A tantalum carbide nitride material may be deposited on a substrate by an ALD process. The substrate and the substrate pedestal were heated to a temperature of about 475° C. The substrate was sequentially exposed to ammonia gas, nitrogen purge gas, a tantalum precursor gas of TBTEMT and argon, and the nitrogen purge gas during an ALD cycle. The ALD cycle exposed the substrate to the ammonia gas for about 3 seconds, the tantalum precursor gas for about 2 seconds, and the nitrogen purge gas for about 3 seconds. The ammonia gas had a flow rate of about 1,000 sccm and the tantalum precursor gas had a flow rate of about 500 sccm, of which, contained about 100 sccm of TBTEMT and about 400 sccm of argon carrier gas. The tantalum carbide nitride material was deposited on the substrate to a final thickness of about 20 Å. The composition analysis of the tantalum carbide nitride material provided the respective atomic ratios of tantalum, carbon, and nitrogen to be 1.00:0.25:0.53.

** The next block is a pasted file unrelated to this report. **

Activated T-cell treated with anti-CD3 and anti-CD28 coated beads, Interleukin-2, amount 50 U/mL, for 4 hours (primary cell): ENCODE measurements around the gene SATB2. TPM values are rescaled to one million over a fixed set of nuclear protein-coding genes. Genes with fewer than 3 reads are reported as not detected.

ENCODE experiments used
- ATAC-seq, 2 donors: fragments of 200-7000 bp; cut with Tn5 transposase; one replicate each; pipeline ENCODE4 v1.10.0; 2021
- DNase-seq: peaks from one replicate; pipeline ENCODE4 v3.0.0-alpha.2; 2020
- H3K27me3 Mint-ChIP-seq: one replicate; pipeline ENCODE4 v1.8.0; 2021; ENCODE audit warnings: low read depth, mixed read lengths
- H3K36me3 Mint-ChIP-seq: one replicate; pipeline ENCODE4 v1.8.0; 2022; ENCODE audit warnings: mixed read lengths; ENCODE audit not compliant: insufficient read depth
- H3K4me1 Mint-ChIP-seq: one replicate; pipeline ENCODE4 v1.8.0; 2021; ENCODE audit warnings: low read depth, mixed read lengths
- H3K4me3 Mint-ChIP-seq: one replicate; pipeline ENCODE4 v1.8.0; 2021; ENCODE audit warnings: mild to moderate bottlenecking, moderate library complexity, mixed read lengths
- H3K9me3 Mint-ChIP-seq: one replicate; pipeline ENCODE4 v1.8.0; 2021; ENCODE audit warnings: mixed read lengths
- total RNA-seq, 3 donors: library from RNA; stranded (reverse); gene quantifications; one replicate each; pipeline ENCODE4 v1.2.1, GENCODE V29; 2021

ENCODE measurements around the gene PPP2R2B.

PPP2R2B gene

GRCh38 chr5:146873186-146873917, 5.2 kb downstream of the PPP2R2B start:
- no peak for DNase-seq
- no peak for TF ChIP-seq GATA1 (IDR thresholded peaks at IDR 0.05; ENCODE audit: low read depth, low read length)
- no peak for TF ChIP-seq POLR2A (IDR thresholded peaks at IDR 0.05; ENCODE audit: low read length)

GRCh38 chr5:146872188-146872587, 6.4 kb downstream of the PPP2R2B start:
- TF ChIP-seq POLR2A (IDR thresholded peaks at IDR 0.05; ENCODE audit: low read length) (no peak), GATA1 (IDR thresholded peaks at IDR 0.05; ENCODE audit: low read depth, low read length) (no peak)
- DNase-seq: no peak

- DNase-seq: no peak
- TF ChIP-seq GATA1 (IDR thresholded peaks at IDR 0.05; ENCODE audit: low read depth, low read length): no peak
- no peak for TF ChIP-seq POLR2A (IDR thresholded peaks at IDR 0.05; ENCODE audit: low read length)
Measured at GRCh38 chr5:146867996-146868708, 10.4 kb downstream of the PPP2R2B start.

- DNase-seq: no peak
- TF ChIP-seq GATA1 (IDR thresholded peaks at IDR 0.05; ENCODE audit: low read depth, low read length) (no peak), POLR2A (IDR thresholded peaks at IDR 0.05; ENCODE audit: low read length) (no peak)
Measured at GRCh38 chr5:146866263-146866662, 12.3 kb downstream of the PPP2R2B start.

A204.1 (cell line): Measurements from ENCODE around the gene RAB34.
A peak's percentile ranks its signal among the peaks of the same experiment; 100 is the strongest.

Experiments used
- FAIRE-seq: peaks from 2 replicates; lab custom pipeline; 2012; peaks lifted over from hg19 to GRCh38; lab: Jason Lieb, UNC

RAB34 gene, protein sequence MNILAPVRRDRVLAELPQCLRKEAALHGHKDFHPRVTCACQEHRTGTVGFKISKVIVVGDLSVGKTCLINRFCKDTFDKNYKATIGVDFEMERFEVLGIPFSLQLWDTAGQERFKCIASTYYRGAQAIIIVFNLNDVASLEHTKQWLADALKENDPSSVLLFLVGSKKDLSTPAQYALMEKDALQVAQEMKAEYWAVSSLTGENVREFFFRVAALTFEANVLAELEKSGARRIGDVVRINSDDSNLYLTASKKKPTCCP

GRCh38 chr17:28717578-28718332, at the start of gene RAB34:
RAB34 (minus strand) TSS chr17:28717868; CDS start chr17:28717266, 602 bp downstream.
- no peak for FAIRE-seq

Example 11 PE-ALD

A tantalum carbide nitride material may be deposited on a substrate by a PE-ALD process. The substrate and the substrate pedestal were heated to a temperature of about 450° C. The substrate was sequentially exposed to ammonia gas, nitrogen purge gas, a tantalum precursor gas of TBTEMT and argon, and the nitrogen purge gas during a PE-ALD cycle. The PE-ALD cycle exposed the substrate to the ammonia gas for about 3 seconds, the tantalum precursor gas for about 2 seconds, and the nitrogen purge gas for about 3 seconds. The plasma was ignited during the ammonia exposure. The ammonia gas had a flow rate of about 1,000 sccm and the tantalum precursor gas had a flow rate of about 500 sccm, of which, contained about 100 sccm of TBTEMT and about 400 sccm of argon carrier gas. The tantalum carbide nitride material was deposited on the substrate to a final thickness of about 20 Å. The composition analysis of the tantalum carbide nitride material provided the respective atomic ratios of tantalum, carbon, and nitrogen to be 1.00:0.26:0.50.